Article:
frequency <- data.dt.norecap %>%
  filter(n_words >= 3) %>% 
  group_by(line_clean, n_words) %>%
            line = gsub(pattern = ".*: ", "", dplyr::first(line)),
            n_episodes=n_distinct(episode)) %>%
  arrange(desc(number)) %>%
  ungroup() %>%
  mutate(line_clean_nsws = removePunctuation(removeWords(tolower(line), stopwords("english")))) %>%
  mutate(n_words_ns = str_count(line_clean_nsws, "\\S+") )

frequency2 <- frequency %>% 
  filter(number > 1) %>%
  mutate(rating_episodes = n_episodes / (diff(range(n_episodes))+1) ,
         rating_number = number / range(number)[2] ,
         rating_words_ns = log(n_words_ns) / max(log(n_words_ns))  ) %>%
  mutate(rating1 = sqrt( (rating_episodes + rating_number + rating_words_ns)/3)*100,
         rating2 = sqrt((rating_episodes + rating_number)/2)*100 ) %>%
  dplyr::select(line, rating1, rating_episodes, rating_number, rating_words_ns, number, n_words_ns, rating2, n_episodes) %>%


Now we could certainly stop here and make some nice charts of the data we have now analyzed. But, let’s choose to really see the beauty in these charts. I found a cool package called paletter, which can be installed following my first few lines of code. There’s an excellent post on how this package works here, but essentially you feed in a picture, and the package uses K-mean clustering and some filtering to output a color palette based on that image! How cool!

Naturally, I fed in the Season 2 poster for Westworld, and was quite happy with the results.

ww_color_scheme <- create_palette(image_path = "",
               number_of_colors =20,
               type_of_variable = "categorical")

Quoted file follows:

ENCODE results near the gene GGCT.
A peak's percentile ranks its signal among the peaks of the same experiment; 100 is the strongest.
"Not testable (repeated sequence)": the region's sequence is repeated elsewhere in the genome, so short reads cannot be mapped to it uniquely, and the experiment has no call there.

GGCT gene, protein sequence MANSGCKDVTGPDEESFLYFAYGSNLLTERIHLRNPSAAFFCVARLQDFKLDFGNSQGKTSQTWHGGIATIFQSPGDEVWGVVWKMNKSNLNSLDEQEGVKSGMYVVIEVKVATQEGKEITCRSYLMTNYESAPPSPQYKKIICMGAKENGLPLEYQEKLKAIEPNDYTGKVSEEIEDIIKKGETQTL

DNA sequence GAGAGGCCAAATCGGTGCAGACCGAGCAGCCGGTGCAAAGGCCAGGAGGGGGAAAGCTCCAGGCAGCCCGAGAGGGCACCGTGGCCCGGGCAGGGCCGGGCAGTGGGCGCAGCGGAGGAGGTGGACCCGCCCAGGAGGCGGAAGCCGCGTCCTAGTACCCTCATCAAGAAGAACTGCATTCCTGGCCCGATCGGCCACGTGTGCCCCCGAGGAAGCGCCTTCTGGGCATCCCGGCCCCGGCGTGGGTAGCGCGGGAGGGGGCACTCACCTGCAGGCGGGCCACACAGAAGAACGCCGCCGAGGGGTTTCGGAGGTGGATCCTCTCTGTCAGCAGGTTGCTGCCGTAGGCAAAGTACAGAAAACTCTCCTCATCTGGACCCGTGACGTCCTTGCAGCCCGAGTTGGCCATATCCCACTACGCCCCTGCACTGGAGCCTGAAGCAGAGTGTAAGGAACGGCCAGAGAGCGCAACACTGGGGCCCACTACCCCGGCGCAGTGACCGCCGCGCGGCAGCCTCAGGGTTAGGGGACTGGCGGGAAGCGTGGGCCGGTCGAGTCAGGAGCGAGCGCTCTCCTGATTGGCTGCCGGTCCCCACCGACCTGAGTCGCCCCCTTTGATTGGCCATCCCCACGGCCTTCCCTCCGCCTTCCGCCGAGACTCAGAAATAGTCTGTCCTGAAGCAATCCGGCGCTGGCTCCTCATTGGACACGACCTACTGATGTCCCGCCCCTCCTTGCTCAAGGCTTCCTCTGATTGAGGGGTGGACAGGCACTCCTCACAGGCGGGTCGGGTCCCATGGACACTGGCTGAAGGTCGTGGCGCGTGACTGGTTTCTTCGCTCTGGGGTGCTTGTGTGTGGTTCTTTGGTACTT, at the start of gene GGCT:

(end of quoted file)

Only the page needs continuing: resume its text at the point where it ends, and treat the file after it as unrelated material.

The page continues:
First, let’s see the most repeated phrases based on number of occurences and number of episodes in which it occurs. Because these metrics are highly correlated, the number of episodes tends to be more of a tie-breaker, since many phrases occur a few times. Unfortunately, this approach only captures when a line is repeated exactly. I’d really like to re-do this analysis that can count, for example, S1E2 “You must be William. Welcome to Westworld” and S1E6 “Welcome to Westworld” as a repeated phrase, along with the many times “the center of the maze” comes up in different contexts. Motivation for me to learn more language processing techniques!

## ordered by rating2
frequency2 %>% 
  mutate(lab = paste0("Repeated ",number, " times over ", n_episodes, " episodes" )) %>%
  arrange(desc(rating2), desc(rating1)) %>%
  .[1:20,] %>%
  ggplot(aes(x = reorder(line, rating2), y = rating2, fill = line)) +
  geom_bar(stat = 'identity') +
  geom_text(aes(label=line), hjust=1.01, color="grey95", fontface="bold") + 
  geom_text(aes(label=lab), hjust=-0.05, color="grey5", fontface="italic", size = 3) + 
  ylim(0,130) +
  theme_minimal() +
        plot.title = element_text(hjust = 0.5, face="bold")) +
  guides(size = FALSE) +
  labs(title = "Loops in Westworld: Important, Repeated Lines",
       x = "", y = "Significance % (out of 100%)")+